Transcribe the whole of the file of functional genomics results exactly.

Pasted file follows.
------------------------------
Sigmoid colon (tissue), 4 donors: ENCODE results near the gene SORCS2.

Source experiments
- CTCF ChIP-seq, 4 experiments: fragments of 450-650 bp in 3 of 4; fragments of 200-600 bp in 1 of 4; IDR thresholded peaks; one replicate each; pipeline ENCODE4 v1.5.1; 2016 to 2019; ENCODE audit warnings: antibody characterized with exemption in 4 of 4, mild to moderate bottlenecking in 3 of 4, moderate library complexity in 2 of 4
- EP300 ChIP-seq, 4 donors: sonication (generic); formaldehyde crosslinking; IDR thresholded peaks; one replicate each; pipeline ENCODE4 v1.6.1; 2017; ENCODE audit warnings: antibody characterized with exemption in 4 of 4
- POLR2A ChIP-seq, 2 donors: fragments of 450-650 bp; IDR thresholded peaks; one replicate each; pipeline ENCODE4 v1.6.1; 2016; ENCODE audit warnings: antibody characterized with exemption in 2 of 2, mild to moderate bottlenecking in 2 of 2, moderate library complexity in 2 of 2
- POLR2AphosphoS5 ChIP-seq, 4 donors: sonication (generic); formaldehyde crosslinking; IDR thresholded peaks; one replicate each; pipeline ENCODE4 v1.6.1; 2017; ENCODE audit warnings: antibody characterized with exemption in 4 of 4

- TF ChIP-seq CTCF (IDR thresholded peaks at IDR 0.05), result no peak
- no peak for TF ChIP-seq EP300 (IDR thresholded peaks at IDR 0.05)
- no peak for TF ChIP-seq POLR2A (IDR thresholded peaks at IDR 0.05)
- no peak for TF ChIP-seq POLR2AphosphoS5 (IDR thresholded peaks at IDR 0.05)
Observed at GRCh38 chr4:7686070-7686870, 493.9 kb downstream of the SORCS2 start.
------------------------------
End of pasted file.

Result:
Sigmoid colon (tissue), 4 donors: ENCODE results near the gene SORCS2.

Source experiments
- CTCF ChIP-seq, 4 experiments: fragments of 450-650 bp in 3 of 4; fragments of 200-600 bp in 1 of 4; IDR thresholded peaks; one replicate each; pipeline ENCODE4 v1.5.1; 2016 to 2019; ENCODE audit warnings: antibody characterized with exemption in 4 of 4, mild to moderate bottlenecking in 3 of 4, moderate library complexity in 2 of 4
- EP300 ChIP-seq, 4 donors: sonication (generic); formaldehyde crosslinking; IDR thresholded peaks; one replicate each; pipeline ENCODE4 v1.6.1; 2017; ENCODE audit warnings: antibody characterized with exemption in 4 of 4
- POLR2A ChIP-seq, 2 donors: fragments of 450-650 bp; IDR thresholded peaks; one replicate each; pipeline ENCODE4 v1.6.1; 2016; ENCODE audit warnings: antibody characterized with exemption in 2 of 2, mild to moderate bottlenecking in 2 of 2, moderate library complexity in 2 of 2
- POLR2AphosphoS5 ChIP-seq, 4 donors: sonication (generic); formaldehyde crosslinking; IDR thresholded peaks; one replicate each; pipeline ENCODE4 v1.6.1; 2017; ENCODE audit warnings: antibody characterized with exemption in 4 of 4

- TF ChIP-seq CTCF (IDR thresholded peaks at IDR 0.05), result no peak
- no peak for TF ChIP-seq EP300 (IDR thresholded peaks at IDR 0.05)
- no peak for TF ChIP-seq POLR2A (IDR thresholded peaks at IDR 0.05)
- no peak for TF ChIP-seq POLR2AphosphoS5 (IDR thresholded peaks at IDR 0.05)
Observed at GRCh38 chr4:7686070-7686870, 493.9 kb downstream of the SORCS2 start.